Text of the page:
Mt. Rainier, harboring more glacial ice than any other peak in the lower 48, gives off the sounds of the glaciers’ movements. These rumblings make it difficult to detect noises that portend a volcanic eruption. (Image Source: glennwilliamspdx/Flickr Creative Commons CCBY)
Scientists trying to detect volcanic activity need to listen for tiny earthquakes that may portend an eruption. The trouble is, the noise these earthquakes — so small that humans can’t feel them and they don’t register on the Richter scale — can be matched or overwhelmed by the tiny earthquakes that come from shifting glaciers. ESS‘ Kate Allstadt and Steve Malone share their research challenges; read more here!
Want to learn about our region’s volcanoes? ESS‘ Steve Malone will be sharing their secrets, and talking about a new project to visualize the magma underneath Mt. St. Helens, on October 16th. Check it out!
A team of scientists from the Joint Institute for the Study of the Atmosphere and Ocean disembarked Thursday from the Port of Astoria with one of the world’s most advanced underwater robots, Jason. They will be researching the April 2011 eruption of the axial seamount, a submarine volcano located 300 miles west of Cannon Beach on the Juan De Fuca Ridge in the Pacific Ocean. Read more about this adventure here!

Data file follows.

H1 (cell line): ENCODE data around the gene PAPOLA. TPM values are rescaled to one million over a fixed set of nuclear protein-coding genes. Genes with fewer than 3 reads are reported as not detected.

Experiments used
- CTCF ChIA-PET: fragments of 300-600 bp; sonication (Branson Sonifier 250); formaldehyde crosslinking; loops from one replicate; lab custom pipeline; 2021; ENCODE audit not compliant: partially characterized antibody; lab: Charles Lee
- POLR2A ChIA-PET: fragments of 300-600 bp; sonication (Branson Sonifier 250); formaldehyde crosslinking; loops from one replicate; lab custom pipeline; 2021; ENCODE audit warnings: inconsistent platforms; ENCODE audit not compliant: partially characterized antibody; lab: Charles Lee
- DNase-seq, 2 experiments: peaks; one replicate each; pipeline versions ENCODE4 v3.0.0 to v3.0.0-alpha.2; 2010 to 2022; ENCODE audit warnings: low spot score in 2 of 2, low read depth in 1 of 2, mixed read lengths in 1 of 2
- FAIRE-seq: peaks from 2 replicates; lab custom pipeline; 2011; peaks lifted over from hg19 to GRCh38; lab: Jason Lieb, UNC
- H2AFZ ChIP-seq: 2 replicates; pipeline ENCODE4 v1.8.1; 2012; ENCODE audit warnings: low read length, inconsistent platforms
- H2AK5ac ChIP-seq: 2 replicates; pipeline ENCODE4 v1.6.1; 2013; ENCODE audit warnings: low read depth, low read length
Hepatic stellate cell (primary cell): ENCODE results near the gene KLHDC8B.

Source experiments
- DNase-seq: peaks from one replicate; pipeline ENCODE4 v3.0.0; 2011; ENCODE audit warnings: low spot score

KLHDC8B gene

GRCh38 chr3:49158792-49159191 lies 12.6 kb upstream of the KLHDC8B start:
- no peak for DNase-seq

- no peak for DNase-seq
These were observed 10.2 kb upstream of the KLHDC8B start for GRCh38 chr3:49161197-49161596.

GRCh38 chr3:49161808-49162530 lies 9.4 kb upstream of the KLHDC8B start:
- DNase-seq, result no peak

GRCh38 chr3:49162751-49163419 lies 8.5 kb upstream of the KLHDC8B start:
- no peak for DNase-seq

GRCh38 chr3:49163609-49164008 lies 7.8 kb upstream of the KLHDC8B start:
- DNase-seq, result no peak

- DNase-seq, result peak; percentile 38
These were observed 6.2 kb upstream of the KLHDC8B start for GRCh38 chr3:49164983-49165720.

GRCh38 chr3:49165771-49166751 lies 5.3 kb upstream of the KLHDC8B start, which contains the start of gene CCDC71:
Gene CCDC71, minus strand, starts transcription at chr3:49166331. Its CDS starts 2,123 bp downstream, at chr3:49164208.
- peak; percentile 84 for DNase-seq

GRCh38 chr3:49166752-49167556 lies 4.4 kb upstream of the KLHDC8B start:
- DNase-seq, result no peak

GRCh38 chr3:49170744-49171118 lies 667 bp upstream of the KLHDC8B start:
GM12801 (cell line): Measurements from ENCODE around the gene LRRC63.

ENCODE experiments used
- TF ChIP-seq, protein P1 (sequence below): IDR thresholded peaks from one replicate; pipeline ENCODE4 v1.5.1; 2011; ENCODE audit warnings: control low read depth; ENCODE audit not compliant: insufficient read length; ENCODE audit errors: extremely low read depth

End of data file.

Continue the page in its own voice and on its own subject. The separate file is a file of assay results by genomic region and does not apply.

A study of Mount St. Helens aims to look deep — all the way down to the zone where tectonic plates collide and magma rises. ESS‘ John Vidale, one of the researchers, says the study is one of the first to look that far below a volcano. Read (slightly) more here!
Scientists dissecting the remains of the disastrous 1980 explosion of Mt. St. Helens in Washington state say that crystal formations trapped in volcanic rocks hold important clues about when a magma-loaded mountain is about to blow — a discovery that could help volcanologists make more accurate predictions about future eruptions. ESS‘ Olivier Bachmann is quoted. Read more here!
What do lightning and volcanoes have in common? The World Wide Lightning Location Network knows — and its tracking developing volcanoes across the globe. ESS’ John Holzworth heads up the network. Read more here.